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What is the SCR system?

  • SCR

253 million. That’s the number of cars on European roads today1. Impressive, isn’t it? It really shows how important cars are to our modern lifestyle.
Of these 253 million, 3% (or 7.59 million) were new cars sold in 2015 and 49% of them were diesels.

Most of today’s big cities are taking a hard line on diesel cars, considering them to be out of place in urban areas and a technology that should disappear from our roads as soon as possible.
But why are they so eager to ban diesel cars? One of the main problems with diesel cars is that they emit a particle named NOx. This molecule has a negative effect on health (like all fine particles) and in a densely populated area such as a city, it is understandable that an authority’s foremost concern is protection.

HOWEVER, what our politicians omit to say is that thanks to ever more stringent EU standards, the car industry has made great progress in reducing these emissions to almost nothing. Today, the 2 leading technologies available on the market are known by their abbreviations EGR and SCR. A recent study conducted by the European Federation of Transport & Environment suggests the SCR system is much more efficient than the EGR system. So what is this SCR system? How is it made and what does it do to your car?


What is an SCR system and where is it located on your car?

Selective Catalytic Reduction, or SCR for short, is a technology for converting nitrogen oxide (NOx) into water and nitrogen (without the oxides).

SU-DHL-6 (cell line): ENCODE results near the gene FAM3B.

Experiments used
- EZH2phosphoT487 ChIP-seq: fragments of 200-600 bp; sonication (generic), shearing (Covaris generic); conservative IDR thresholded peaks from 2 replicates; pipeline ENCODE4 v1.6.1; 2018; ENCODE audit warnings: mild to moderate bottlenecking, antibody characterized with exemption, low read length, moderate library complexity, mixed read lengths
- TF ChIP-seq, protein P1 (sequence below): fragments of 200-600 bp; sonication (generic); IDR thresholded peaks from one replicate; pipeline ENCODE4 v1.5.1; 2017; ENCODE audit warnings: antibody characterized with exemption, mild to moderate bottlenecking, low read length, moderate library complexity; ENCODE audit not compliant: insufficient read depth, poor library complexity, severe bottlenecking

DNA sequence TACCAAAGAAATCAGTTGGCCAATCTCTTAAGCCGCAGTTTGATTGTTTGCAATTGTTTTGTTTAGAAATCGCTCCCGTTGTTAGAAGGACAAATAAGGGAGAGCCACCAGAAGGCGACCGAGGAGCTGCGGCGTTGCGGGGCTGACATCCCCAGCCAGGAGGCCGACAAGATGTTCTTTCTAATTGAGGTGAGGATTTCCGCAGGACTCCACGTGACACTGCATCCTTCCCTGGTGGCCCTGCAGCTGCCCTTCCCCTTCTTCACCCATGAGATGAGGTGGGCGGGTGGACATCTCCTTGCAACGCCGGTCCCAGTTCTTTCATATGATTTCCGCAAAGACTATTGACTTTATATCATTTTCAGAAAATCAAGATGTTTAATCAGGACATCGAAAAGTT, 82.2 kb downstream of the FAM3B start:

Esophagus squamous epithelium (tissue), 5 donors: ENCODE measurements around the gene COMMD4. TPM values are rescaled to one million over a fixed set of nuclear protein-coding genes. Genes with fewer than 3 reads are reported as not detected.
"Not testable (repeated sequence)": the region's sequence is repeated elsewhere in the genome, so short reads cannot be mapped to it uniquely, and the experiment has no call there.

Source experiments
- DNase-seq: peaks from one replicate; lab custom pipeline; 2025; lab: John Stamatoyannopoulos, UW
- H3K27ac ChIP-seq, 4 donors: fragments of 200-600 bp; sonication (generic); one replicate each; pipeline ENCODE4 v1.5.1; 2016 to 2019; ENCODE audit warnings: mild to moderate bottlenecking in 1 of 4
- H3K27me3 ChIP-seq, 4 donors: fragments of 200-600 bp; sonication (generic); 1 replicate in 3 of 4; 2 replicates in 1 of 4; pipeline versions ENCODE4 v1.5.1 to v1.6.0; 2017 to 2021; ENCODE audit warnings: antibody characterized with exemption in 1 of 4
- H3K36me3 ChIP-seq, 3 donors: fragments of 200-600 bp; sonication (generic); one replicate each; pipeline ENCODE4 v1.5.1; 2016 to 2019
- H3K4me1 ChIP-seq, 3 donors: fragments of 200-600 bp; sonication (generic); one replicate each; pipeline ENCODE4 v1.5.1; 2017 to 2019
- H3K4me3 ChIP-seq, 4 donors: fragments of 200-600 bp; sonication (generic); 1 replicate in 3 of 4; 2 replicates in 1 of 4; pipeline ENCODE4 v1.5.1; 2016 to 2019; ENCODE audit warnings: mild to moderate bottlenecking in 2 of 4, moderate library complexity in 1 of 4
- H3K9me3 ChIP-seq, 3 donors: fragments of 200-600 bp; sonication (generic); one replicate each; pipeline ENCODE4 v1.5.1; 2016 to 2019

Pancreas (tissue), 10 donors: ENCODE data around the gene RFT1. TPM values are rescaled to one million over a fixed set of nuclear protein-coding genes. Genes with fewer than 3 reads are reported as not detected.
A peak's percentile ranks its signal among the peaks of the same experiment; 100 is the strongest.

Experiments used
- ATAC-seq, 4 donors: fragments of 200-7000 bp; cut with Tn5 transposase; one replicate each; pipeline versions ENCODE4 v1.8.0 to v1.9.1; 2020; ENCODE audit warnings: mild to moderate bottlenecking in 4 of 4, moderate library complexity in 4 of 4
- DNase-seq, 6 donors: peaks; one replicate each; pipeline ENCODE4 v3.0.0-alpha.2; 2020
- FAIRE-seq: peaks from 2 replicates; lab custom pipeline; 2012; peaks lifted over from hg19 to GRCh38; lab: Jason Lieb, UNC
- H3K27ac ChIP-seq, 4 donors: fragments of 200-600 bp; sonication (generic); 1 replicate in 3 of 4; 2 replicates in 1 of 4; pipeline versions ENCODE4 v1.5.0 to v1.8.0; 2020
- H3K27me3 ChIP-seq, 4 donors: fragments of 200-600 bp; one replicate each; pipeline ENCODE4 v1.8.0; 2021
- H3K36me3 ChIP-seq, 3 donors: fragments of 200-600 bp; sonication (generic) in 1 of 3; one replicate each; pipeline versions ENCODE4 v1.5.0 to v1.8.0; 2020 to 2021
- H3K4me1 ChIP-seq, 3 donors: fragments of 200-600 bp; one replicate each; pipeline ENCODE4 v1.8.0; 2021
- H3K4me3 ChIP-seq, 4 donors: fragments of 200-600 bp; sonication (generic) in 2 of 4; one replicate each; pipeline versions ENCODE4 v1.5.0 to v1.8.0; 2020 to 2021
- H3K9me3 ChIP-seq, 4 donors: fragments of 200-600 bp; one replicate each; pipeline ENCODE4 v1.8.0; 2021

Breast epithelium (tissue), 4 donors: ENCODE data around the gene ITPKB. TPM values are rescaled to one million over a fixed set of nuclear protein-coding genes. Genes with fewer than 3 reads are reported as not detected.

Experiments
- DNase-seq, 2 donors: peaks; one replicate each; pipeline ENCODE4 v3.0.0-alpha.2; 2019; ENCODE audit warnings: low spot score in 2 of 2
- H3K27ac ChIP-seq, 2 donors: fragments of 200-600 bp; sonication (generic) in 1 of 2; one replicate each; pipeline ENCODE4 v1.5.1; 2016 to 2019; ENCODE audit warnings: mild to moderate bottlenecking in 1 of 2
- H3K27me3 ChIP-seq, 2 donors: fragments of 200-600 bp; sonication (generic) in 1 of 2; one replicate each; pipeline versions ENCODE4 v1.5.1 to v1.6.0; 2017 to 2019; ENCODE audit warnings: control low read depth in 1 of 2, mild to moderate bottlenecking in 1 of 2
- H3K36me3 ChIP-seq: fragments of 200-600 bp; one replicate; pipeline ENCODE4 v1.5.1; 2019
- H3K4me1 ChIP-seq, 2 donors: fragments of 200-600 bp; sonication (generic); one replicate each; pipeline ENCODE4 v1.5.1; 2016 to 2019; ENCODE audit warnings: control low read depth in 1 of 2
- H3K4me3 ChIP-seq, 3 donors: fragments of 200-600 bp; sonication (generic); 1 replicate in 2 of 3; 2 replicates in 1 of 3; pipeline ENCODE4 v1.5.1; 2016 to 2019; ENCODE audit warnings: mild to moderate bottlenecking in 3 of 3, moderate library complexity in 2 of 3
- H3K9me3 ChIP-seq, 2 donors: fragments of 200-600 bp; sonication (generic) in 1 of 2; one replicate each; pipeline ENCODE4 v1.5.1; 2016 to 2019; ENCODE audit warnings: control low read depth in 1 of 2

As shown in the diagram, the AdBlue® solution (32.5% UREA + 67.5% purified water) is injected into the SCR catalyst. A reaction takes place in the catalyst and transforms the NOx into H2O and N2.


 How does SCR work?


To put it simply: numerous reactions take place in the SCR catalyst. Liquid AdBlue is injected into the catalyst and reacts with the elements of the catalyst and the NOx. This leads to a 90% reduction in NOx being discharged from the exhaust line. What remains after the reaction is nitrogen, water and carbonate dioxide (N2, H2O and some CO2).
To ensure optimal efficiency, the gas entering the SCR catalyst must be at a certain temperature. In other words, the exhaust must be warm enough! So, the position of the catalyst in the exhaust line is not chosen at random…

Some car manufacturers, such as PSA Peugeot Citroën, deploy their SCR catalyst upstream of the DOC catalyst. This is the ideal position for reducing the heating time of the SCR catalyst.


SCR is not as new as many people think


SCR catalysts were developed in 1957 by an American company, the Engelhard Corporation (now BASF). Since then the industry has used SCR technology to reduce the NOx emitted by industrial plants, boats, trains and many other sectors. Learn more about these sectors on our website:

SCR technology has been used for many years in the transport industry. Such expertise helped manufacturers develop leading solutions for reducing NOx emissions. In a previous article we mentioned that, thanks to this technology, a truck manufactured in 2016 emits less NOx than a car manufactured in the year 2000….



Future of SCR technology


Over the past few years SCR technology has been approved and enhanced. Recent studies made by the European commission tend to prove that this solution, used in the right conditions, is a very solid tool for fighting NOx.

Despite the negative media attention paid to diesel cars, such vehicles fitted with an efficient SCR system and AdBlue now produce very low emissions. They emit less CO2 and consume less fuel than petrol cars.

Alternative solutions have been marketed, but nothing as yet provides as good results as AdBlue combined with SCR technology…






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